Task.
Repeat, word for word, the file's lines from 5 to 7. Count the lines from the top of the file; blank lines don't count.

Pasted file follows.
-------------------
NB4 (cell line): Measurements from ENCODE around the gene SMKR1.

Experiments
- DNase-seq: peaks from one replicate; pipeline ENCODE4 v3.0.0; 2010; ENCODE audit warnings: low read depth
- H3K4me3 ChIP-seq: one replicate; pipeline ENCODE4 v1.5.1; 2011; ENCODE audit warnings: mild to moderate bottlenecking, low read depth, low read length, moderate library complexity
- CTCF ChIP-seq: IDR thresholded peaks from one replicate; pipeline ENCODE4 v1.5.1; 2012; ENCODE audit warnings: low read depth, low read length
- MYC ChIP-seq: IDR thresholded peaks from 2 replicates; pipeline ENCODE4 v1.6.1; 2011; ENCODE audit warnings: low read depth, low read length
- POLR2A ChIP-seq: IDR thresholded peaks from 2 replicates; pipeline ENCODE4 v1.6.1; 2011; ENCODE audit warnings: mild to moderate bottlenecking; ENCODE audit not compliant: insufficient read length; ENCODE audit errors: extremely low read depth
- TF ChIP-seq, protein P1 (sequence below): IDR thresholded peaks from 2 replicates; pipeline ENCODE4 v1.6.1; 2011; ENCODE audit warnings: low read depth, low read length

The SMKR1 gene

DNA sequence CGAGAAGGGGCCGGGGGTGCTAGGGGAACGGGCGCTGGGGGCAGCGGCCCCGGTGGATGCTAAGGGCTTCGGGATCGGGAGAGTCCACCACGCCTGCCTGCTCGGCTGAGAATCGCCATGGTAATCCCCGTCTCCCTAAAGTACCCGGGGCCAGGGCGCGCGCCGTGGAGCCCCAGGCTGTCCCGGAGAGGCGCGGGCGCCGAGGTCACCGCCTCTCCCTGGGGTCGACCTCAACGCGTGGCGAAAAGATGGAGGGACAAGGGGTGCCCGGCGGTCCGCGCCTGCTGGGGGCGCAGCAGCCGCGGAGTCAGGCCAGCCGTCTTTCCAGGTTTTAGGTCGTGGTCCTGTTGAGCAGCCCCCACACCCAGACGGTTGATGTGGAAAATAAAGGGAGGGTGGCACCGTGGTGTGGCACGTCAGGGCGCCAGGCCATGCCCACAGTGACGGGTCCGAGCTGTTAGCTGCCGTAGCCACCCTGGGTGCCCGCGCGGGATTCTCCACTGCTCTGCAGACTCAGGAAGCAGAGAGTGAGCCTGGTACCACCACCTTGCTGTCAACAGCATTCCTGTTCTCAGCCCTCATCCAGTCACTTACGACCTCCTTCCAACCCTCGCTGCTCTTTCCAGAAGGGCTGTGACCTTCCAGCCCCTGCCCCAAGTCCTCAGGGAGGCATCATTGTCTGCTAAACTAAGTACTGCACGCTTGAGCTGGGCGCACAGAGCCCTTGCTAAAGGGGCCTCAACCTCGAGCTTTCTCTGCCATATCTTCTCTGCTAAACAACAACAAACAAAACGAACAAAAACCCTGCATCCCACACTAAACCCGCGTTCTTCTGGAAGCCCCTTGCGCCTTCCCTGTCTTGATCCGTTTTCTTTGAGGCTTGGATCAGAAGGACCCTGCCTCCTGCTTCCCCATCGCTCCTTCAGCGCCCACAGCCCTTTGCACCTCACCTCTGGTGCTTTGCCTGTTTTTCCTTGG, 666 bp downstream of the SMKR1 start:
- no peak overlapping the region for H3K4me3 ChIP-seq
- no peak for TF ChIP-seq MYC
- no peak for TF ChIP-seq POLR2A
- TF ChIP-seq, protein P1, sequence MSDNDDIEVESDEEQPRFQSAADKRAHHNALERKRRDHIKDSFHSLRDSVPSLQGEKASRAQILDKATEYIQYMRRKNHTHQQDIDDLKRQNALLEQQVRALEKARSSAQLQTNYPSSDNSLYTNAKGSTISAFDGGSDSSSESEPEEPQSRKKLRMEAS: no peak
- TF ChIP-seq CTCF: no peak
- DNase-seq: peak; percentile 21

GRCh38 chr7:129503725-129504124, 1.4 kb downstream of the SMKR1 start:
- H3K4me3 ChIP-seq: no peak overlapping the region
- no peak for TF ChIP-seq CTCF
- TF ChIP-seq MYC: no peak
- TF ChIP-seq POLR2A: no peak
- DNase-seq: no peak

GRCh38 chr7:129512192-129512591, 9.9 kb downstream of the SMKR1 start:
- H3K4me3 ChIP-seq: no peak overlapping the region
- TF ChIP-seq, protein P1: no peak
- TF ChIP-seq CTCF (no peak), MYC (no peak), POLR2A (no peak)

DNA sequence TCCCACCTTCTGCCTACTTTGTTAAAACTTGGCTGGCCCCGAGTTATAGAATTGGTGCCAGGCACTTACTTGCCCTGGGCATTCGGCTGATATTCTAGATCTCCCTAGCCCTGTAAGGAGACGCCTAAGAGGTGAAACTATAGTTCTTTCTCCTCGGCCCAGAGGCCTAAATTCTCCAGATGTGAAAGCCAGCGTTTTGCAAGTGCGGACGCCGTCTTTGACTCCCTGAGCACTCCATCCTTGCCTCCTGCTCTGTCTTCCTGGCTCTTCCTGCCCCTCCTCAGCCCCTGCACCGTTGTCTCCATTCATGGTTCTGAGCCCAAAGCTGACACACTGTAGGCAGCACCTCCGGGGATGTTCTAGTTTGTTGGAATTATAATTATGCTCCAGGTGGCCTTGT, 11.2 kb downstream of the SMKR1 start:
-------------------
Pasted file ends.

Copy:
- CTCF ChIP-seq: IDR thresholded peaks from one replicate; pipeline ENCODE4 v1.5.1; 2012; ENCODE audit warnings: low read depth, low read length
- MYC ChIP-seq: IDR thresholded peaks from 2 replicates; pipeline ENCODE4 v1.6.1; 2011; ENCODE audit warnings: low read depth, low read length
- POLR2A ChIP-seq: IDR thresholded peaks from 2 replicates; pipeline ENCODE4 v1.6.1; 2011; ENCODE audit warnings: mild to moderate bottlenecking; ENCODE audit not compliant: insufficient read length; ENCODE audit errors: extremely low read depth